Rising above politics: A party or a leader’s game?

%23 percent of those who voted for the governing party and %29 of those who voted for the opposition both want a new political party. There really is a part of society that is unhappy with the state of law, democracy, and the economy, who have no more faith in politics, and who were disappointed by the lack of change wrought by the election; they are searching for a leader as they begin to coalesce.

Our country continues with speed to trend towards our corrupt, autocratic neighbours in the Middle East. The aforementioned people have moved to action out of their concern at this. It is needless to say that far from entering its second century as a middle democracy, our Republic has regressed to the level of an elective autocracy, and our GDP per capita has dropped from $15,000 to nearly half that level at $8,000.

These concerned and motivated groups want to institute the below structural reforms and turn Turkey into a prosperous, advanced democracy where the rule of law can flourish:

  • Make the judiciary completely independent from the executive and legislative branch; capable of providing high quality judicial services; bring into total compliance with the rule of law; and to protect fundamental rights and freedoms; especially protecting and strengthening the freedom of expression,
  • To effectively restrain and hold the executive to account via the judiciary and legislature; to increase the Grand National Assembly’s (TBMM) capacity to hold the executive to account and thus bring their relationship back into balance,
  • To establish autonomous institutions that formulate basic policy in areas such as education, the economy, national security, and foreign relations, and to enable a high degree of participation in their decision-making processes.

A visionary leader that can embody these ideals could win a resounding victory in the 2028 elections! But the leader who pledges to do so must be the same leader that puts an end to oligarchic politics, reforms politicians by putting them in their place, and ensures above all that everyone is answerable in full to the law. They must make an honest commitment to these points, and develop a sound strategy and roadmap for the goals listed here:

  • Creation of a code of political ethics and behavioural rules for public officials;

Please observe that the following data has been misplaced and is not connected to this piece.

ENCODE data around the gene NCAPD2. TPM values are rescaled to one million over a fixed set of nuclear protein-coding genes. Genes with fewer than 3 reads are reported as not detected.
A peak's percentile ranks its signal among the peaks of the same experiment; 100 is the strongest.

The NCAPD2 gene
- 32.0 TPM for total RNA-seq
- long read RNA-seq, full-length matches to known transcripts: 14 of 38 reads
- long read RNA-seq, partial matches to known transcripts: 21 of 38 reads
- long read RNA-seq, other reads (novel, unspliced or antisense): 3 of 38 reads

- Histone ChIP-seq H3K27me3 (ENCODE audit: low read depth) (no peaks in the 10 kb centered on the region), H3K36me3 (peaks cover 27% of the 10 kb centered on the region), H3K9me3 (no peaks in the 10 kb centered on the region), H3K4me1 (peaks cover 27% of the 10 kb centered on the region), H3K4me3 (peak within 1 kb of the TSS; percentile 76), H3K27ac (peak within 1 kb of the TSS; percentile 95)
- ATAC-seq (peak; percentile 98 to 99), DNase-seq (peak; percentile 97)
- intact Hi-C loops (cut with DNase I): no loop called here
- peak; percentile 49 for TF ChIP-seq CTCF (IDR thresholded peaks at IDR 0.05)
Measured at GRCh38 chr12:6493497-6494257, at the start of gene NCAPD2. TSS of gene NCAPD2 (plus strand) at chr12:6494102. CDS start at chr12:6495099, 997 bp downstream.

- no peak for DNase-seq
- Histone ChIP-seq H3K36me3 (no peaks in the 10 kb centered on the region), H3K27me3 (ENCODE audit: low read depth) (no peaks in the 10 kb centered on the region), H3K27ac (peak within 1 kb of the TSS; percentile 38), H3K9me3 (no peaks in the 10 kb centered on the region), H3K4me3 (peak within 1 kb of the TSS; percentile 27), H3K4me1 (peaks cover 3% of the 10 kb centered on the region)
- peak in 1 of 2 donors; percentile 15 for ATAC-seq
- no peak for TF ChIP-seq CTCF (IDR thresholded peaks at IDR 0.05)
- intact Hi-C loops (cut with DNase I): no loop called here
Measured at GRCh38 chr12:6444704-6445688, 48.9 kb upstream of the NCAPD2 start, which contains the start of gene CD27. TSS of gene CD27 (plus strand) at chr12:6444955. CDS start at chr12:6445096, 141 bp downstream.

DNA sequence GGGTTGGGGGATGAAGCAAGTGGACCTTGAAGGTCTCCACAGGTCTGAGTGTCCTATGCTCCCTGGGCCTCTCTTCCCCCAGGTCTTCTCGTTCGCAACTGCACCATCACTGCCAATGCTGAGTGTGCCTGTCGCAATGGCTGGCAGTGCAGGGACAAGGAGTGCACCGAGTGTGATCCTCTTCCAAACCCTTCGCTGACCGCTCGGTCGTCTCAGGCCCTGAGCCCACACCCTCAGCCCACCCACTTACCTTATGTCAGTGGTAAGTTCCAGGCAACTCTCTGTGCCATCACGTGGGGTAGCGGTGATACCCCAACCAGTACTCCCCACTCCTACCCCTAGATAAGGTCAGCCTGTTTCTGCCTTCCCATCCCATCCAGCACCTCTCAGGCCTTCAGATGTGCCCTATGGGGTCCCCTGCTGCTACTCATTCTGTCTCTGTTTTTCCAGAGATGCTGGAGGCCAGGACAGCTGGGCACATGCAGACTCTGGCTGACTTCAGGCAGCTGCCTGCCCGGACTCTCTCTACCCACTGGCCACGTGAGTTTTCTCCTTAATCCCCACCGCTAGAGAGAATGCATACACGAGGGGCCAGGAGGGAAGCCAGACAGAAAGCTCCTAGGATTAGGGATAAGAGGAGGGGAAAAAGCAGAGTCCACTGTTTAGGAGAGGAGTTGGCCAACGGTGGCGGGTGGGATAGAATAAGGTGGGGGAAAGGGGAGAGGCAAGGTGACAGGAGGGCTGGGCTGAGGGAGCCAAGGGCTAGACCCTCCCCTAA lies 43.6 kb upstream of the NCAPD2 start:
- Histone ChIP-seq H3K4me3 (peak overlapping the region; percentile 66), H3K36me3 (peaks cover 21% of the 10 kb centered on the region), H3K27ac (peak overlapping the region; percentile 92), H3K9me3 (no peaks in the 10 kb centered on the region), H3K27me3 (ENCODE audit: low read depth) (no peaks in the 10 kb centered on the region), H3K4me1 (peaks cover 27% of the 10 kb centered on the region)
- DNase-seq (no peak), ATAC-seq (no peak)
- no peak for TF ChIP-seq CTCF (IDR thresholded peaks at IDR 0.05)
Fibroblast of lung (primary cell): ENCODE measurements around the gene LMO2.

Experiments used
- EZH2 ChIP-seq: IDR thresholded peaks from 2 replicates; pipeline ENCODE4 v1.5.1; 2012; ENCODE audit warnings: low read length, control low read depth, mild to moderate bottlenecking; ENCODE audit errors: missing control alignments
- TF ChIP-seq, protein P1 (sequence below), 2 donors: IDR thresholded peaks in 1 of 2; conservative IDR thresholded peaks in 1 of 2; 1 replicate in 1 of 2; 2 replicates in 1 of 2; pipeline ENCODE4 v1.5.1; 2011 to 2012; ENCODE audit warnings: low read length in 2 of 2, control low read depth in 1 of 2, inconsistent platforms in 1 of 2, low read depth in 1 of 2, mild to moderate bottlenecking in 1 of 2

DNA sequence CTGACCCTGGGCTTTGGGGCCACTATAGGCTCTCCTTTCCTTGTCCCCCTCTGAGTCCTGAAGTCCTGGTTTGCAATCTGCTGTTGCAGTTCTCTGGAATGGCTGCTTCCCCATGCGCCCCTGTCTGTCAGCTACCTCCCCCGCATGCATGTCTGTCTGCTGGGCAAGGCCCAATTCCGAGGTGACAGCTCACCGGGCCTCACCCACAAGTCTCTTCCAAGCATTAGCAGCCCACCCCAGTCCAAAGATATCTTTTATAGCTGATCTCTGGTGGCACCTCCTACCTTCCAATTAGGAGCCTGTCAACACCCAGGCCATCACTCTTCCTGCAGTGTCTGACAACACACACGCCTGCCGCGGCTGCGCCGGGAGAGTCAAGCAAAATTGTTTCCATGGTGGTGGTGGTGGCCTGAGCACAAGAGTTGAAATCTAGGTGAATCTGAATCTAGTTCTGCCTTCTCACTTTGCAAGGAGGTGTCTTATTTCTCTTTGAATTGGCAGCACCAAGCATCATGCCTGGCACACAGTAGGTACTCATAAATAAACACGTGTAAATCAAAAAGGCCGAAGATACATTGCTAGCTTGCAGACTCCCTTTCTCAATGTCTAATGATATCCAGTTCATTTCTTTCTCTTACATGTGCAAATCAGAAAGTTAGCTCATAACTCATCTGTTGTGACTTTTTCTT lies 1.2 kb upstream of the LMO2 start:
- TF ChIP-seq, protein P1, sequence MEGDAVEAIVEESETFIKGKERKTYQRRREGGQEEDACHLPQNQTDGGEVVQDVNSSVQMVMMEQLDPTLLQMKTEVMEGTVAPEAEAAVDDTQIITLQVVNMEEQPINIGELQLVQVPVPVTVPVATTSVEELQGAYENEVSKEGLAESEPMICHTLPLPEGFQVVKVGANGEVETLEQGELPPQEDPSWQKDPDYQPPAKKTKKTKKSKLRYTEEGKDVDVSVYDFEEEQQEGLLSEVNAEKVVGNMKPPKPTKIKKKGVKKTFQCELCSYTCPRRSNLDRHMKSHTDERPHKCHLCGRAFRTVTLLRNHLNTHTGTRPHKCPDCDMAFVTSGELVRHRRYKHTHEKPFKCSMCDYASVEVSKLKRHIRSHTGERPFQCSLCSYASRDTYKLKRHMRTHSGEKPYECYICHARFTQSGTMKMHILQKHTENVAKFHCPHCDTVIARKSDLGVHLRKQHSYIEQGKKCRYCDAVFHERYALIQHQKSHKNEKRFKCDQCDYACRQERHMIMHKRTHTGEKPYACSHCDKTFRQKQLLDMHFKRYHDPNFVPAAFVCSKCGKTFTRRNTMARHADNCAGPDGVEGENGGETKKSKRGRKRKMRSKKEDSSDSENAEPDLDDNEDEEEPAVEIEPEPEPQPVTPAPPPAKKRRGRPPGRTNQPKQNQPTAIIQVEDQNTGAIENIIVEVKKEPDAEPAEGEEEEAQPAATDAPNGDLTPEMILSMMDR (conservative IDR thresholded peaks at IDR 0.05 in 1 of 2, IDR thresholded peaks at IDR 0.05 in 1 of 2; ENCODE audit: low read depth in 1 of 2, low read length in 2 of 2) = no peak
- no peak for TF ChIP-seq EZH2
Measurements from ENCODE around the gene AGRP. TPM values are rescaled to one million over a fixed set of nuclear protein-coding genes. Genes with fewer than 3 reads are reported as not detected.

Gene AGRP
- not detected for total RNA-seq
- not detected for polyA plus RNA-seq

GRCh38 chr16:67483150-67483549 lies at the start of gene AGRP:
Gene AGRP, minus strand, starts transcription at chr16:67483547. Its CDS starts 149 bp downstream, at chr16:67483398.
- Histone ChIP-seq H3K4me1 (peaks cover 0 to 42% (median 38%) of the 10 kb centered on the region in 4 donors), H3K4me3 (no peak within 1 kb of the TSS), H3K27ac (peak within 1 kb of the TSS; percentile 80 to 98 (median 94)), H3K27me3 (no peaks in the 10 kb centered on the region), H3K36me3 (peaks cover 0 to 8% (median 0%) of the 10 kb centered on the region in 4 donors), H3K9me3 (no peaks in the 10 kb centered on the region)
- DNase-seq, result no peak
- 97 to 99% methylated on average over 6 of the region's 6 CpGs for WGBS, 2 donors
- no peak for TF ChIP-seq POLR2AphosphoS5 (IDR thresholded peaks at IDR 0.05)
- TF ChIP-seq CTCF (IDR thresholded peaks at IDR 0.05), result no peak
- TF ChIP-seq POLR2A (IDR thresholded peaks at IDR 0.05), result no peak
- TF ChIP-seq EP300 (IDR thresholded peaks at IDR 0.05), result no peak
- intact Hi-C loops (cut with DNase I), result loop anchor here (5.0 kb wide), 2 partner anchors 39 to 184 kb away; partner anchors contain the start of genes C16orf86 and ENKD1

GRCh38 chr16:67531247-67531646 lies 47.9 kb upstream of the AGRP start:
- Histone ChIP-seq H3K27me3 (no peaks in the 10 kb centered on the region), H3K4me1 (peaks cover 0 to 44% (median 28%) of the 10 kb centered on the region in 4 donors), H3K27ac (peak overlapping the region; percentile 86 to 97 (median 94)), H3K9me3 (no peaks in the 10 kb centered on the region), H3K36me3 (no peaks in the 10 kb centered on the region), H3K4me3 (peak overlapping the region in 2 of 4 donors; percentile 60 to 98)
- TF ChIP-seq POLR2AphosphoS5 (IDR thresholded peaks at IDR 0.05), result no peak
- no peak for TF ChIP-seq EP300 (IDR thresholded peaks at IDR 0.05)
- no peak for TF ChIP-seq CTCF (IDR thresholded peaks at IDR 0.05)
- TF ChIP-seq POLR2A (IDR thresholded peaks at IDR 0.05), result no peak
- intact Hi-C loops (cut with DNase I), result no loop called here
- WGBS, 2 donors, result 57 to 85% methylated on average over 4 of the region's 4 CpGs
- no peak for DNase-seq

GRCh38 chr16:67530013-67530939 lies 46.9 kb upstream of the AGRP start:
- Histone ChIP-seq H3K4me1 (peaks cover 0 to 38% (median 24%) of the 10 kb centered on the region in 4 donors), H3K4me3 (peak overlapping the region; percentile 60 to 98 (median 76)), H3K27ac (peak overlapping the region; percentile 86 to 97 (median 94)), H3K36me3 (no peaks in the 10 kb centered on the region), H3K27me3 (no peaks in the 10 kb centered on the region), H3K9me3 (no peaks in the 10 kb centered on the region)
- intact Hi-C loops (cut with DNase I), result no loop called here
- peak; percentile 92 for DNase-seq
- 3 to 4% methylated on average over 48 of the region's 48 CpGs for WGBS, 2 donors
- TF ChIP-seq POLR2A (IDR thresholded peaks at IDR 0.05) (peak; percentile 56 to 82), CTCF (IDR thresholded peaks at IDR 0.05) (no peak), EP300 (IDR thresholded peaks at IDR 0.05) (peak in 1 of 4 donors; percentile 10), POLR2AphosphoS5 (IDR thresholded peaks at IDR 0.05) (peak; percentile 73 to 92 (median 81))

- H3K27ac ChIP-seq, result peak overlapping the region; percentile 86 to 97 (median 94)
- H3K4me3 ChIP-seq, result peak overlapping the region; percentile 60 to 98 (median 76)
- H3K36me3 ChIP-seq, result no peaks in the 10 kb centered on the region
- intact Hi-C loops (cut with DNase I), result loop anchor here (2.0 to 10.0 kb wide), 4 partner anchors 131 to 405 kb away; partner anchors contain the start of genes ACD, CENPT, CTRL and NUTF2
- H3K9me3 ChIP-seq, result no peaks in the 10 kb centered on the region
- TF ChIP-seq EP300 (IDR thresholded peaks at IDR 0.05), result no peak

• Creation of a special court of justice for the purpose of investigating and prosecuting crimes committed by high level public officials such as MPs, ministers, the president etc.
  • Curtailment of the central government’s competencies; removal of the delegacy system; banning block voting; tying party politician’s career progression to merit to democratise and inject dynamism into oligarchic political parties,
  • Separation of electoral districts from central administrative bodies; homogenisation of electoral districts such as to reduce as much as possible the number of leftover votes along the lines of the extant economic development zones; soundly reflecting the nation’s will in its government.

Seeing as the AK Party isn’t going to relinquish it’s incumbency or presidential powers, and hasn’t been able to identify a successor, it is pointless to expect Erdogan to bring about the change so desperately desired. The IYI Party is also unlikely to be the font of such change considering how unlikely their attraction of AKP voters and the consolidation of the nationalist bloc is.

So the only remaining hope is that the Republican People’s Party (CHP) can reform itself into the new party sought by those above. The political career of their strongest candidate, Ekrem Imamoglu, who in this contention stands against the party leader Kemal Kilicdaroglu, is in Erdogan’s hands, who will no doubt stand for election in 2028.

For the ideals mentioned, it is not enough that Imamoglu best Kilicdaroglu. Imamoglu, and others if there are any, must persuade those seeking a new affiliation and the wider public by rising above politics on the back of a new vision promising the transformation of the CHP and Turkey itself.

Otherwise, Turkey will no doubt continue to fruitlessly churn away in its long-familiar morass of problems.

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